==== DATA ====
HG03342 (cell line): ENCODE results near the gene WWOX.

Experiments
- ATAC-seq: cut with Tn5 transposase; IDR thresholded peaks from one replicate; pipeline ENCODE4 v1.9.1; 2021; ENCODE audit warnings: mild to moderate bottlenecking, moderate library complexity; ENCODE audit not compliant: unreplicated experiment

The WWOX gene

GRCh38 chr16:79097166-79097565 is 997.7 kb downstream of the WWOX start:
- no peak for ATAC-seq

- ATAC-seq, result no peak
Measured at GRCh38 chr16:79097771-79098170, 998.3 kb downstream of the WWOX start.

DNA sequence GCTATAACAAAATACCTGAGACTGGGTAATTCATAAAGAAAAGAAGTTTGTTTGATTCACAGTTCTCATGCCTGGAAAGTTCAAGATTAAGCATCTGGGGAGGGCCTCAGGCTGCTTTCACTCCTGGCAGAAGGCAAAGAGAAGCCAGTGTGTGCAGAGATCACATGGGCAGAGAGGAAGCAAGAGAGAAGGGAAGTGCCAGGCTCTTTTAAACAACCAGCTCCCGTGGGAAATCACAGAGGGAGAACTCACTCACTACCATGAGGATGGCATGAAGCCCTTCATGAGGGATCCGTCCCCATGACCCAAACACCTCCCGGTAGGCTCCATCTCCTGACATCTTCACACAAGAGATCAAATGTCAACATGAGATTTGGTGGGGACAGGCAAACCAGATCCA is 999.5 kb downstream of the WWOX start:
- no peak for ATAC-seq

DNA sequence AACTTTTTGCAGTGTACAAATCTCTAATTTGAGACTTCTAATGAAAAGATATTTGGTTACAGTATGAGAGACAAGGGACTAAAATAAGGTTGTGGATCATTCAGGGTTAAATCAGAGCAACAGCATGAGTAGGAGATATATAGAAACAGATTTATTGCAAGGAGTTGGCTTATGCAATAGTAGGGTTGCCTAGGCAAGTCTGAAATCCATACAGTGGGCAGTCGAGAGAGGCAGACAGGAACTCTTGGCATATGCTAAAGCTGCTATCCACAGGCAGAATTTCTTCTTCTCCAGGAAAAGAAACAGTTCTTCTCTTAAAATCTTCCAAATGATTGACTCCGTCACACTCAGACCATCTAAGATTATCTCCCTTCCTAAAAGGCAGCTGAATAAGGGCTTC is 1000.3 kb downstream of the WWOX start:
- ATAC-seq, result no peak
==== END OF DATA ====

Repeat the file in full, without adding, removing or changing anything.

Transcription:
HG03342 (cell line): ENCODE results near the gene WWOX.

Experiments
- ATAC-seq: cut with Tn5 transposase; IDR thresholded peaks from one replicate; pipeline ENCODE4 v1.9.1; 2021; ENCODE audit warnings: mild to moderate bottlenecking, moderate library complexity; ENCODE audit not compliant: unreplicated experiment

The WWOX gene

GRCh38 chr16:79097166-79097565 is 997.7 kb downstream of the WWOX start:
- no peak for ATAC-seq

- ATAC-seq, result no peak
Measured at GRCh38 chr16:79097771-79098170, 998.3 kb downstream of the WWOX start.

DNA sequence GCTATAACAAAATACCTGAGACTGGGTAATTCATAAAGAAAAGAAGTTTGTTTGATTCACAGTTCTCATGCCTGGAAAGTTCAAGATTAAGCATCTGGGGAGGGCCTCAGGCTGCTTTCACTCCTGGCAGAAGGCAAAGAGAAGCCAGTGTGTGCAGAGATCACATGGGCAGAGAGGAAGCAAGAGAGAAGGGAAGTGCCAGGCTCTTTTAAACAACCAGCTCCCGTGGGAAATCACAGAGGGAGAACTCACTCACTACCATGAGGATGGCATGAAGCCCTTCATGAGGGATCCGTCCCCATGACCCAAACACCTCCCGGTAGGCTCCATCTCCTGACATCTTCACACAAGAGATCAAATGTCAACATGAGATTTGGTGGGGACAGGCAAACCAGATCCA is 999.5 kb downstream of the WWOX start:
- no peak for ATAC-seq

DNA sequence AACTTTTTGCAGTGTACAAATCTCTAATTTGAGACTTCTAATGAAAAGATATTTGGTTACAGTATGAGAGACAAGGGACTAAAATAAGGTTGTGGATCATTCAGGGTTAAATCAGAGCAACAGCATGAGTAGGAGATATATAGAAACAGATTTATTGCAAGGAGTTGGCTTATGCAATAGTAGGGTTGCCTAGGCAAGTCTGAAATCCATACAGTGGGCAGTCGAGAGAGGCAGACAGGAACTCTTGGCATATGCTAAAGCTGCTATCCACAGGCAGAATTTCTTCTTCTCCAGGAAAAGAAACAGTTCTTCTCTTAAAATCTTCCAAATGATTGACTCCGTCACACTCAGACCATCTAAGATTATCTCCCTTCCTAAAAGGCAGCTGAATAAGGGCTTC is 1000.3 kb downstream of the WWOX start:
- ATAC-seq, result no peak